Astronomers Confirm Detection of Oldest Galaxy Ever Observed

Astronomers Confirm Detection of Oldest Galaxy Ever Observed
Astronomers Confirm Detection of Oldest Galaxy Ever Observed

Africa-Press – Eritrea. It has been estimated through observations and computer simulations that the universe likely contains something close to two trillion galaxies. A galaxy nearly 13.5 billion light-years away has been confirmed as the earliest galaxy found to date.

Using the Atacama Large Millimeter/submillimeter Array (ALMA) astronomers were able to date the galaxy to just 367 million years before the big bang, confirming the discovery first made by the James Webb Space Telescope (JWST). The previous record holder for oldest observed galaxy was GN-z11, thought to have formed roughly 400 million years after the big bang.

The galaxy, named GHZ2/GLASS-z12 was first spotted in July 2022, not long after the JWST was turned on. The results were published in a paper in November but scientists wanted to confirm the results using another instrument.

ALMA pointed its 66 12-meter-long antennas at the galaxy and found an oxygen emission line close by. Follow-up analysis confirmed it was related to GHZ2/GLASS-z12.

Astronomers were looking for the emission because when light passes through oxygen, it is reemitted at a specific range of wavelengths. Oxygen is also created relatively quickly compared to most other elements, so it is often used to investigate distant galaxies.

The slight variation of where the galaxy seems to be and the oxygen emission suggest that massive explosions when the galaxy formed may have pushed the oxygen out into intergalactic space. While intergalactic space is largely perceived as empty, with less than one atom of matter per square meter, the vast expanses between galaxies mean the matter between galaxies makes up an estimated 50 to 80% of all ordinary matter in the universe.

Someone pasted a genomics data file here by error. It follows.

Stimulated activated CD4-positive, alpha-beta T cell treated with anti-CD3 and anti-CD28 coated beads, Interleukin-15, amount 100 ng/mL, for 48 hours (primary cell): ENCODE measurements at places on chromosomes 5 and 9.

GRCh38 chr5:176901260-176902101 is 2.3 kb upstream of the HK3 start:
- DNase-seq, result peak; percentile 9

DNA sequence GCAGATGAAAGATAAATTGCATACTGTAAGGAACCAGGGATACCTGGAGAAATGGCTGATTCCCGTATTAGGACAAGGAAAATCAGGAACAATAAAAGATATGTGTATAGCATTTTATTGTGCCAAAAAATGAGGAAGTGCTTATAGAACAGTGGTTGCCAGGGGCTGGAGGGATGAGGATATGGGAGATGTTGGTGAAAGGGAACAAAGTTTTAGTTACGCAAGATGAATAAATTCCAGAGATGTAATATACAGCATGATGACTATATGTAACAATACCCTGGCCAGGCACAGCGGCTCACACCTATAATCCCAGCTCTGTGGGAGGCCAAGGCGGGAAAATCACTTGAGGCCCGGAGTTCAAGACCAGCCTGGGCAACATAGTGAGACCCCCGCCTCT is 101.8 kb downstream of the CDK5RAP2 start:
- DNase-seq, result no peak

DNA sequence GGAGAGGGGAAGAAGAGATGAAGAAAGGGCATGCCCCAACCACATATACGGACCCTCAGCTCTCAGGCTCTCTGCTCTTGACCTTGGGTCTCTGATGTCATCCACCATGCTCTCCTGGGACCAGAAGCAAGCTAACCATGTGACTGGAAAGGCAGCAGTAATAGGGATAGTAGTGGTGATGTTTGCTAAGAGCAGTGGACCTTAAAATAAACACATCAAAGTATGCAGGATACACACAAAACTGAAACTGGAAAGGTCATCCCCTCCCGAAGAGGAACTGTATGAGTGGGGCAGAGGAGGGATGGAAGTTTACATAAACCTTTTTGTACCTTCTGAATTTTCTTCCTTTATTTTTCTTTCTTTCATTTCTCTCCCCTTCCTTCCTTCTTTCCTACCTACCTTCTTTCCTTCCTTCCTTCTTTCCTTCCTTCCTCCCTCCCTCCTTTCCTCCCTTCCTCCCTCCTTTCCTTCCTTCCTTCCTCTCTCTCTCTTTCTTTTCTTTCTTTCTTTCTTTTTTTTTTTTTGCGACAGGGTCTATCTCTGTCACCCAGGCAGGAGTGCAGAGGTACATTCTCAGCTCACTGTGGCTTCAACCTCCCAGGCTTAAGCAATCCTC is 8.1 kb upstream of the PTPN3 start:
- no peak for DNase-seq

The team was able to use their tests to theorize that the galaxy formed elements heavier than hydrogen and helium relatively early. Hydrogen and helium are the most abundant elements in the universe and made up most of it before stars formed and started creating new elements by smashing atoms together in their cores. It is believed those elements remained locked inside stars until the first stars exploded, allowing them to spread across the universe.

That an early galaxy like GHZ2/GLASS-z22 had oxygen so early in the formation of the universe provides clues into the timeline of the first stars, which still have not been observed directly.

The big bang, theorized as the beginning of the universe, is thought to have occurred around 13.8 billion years ago. If true, it would mean that GHZ2-GLASS-z12 formed in its earliest days, just hundreds of millions of years after the big bang occurred.

“The combined power of Webb and the radio telescope array ALMA give us the confidence to push our cosmic horizons ever closer to the dawn of the Universe,” he added.

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